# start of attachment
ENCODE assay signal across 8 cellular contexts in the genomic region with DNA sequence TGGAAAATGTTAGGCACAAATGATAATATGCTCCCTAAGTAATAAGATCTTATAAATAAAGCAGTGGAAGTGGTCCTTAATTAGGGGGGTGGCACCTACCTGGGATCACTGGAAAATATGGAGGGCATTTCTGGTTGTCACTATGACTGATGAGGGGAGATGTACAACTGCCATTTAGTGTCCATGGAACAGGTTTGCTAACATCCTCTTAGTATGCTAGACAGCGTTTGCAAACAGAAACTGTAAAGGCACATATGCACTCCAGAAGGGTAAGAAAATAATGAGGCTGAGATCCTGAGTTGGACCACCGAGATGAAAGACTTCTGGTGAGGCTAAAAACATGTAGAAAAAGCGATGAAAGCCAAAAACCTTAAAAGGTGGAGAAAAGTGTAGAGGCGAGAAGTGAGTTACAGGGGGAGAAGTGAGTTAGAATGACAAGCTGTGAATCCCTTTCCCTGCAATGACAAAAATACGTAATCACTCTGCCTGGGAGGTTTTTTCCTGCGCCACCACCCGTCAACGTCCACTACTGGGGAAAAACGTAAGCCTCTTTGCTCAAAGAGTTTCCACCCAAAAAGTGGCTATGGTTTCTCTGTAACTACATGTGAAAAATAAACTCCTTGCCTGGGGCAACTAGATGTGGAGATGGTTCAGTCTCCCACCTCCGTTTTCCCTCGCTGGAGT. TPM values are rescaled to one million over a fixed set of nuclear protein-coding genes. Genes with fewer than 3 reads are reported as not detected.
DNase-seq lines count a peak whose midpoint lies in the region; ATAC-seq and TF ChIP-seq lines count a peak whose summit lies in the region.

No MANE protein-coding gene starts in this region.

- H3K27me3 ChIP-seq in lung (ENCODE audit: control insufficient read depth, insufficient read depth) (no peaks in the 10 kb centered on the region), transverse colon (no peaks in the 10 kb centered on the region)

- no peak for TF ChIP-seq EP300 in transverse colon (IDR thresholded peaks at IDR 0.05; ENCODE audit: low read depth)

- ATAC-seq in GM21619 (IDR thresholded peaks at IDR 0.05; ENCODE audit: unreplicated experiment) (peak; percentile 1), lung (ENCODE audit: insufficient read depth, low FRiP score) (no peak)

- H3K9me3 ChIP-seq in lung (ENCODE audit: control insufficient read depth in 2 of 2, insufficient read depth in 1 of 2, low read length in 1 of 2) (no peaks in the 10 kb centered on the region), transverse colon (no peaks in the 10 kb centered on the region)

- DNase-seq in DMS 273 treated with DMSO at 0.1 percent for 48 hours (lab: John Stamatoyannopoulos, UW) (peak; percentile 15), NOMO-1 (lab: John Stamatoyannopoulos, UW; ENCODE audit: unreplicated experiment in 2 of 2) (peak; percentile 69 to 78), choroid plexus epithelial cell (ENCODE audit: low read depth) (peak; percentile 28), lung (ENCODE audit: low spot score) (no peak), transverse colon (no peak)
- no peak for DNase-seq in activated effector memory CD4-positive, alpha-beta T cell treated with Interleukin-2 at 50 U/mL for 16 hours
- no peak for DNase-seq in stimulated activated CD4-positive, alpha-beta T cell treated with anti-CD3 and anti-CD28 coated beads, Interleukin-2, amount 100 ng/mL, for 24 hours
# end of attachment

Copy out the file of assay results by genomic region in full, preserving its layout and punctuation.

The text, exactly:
ENCODE assay signal across 8 cellular contexts in the genomic region with DNA sequence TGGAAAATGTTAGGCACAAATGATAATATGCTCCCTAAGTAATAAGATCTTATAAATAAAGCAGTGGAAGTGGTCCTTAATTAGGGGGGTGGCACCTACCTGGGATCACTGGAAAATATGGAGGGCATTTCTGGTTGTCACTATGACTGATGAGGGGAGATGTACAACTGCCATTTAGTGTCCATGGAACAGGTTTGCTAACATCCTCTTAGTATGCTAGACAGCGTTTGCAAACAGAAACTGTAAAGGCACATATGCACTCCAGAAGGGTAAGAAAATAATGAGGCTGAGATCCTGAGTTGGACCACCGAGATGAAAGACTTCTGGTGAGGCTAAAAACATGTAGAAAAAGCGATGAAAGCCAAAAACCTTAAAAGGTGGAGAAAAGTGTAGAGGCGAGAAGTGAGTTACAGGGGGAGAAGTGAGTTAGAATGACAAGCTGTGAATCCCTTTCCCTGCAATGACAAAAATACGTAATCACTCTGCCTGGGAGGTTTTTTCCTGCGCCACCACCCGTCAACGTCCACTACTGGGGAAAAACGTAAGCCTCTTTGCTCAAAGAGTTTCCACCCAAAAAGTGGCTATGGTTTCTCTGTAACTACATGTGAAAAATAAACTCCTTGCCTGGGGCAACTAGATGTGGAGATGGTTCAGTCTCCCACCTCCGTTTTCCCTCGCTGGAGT. TPM values are rescaled to one million over a fixed set of nuclear protein-coding genes. Genes with fewer than 3 reads are reported as not detected.
DNase-seq lines count a peak whose midpoint lies in the region; ATAC-seq and TF ChIP-seq lines count a peak whose summit lies in the region.

No MANE protein-coding gene starts in this region.

- H3K27me3 ChIP-seq in lung (ENCODE audit: control insufficient read depth, insufficient read depth) (no peaks in the 10 kb centered on the region), transverse colon (no peaks in the 10 kb centered on the region)

- no peak for TF ChIP-seq EP300 in transverse colon (IDR thresholded peaks at IDR 0.05; ENCODE audit: low read depth)

- ATAC-seq in GM21619 (IDR thresholded peaks at IDR 0.05; ENCODE audit: unreplicated experiment) (peak; percentile 1), lung (ENCODE audit: insufficient read depth, low FRiP score) (no peak)

- H3K9me3 ChIP-seq in lung (ENCODE audit: control insufficient read depth in 2 of 2, insufficient read depth in 1 of 2, low read length in 1 of 2) (no peaks in the 10 kb centered on the region), transverse colon (no peaks in the 10 kb centered on the region)

- DNase-seq in DMS 273 treated with DMSO at 0.1 percent for 48 hours (lab: John Stamatoyannopoulos, UW) (peak; percentile 15), NOMO-1 (lab: John Stamatoyannopoulos, UW; ENCODE audit: unreplicated experiment in 2 of 2) (peak; percentile 69 to 78), choroid plexus epithelial cell (ENCODE audit: low read depth) (peak; percentile 28), lung (ENCODE audit: low spot score) (no peak), transverse colon (no peak)
- no peak for DNase-seq in activated effector memory CD4-positive, alpha-beta T cell treated with Interleukin-2 at 50 U/mL for 16 hours
- no peak for DNase-seq in stimulated activated CD4-positive, alpha-beta T cell treated with anti-CD3 and anti-CD28 coated beads, Interleukin-2, amount 100 ng/mL, for 24 hours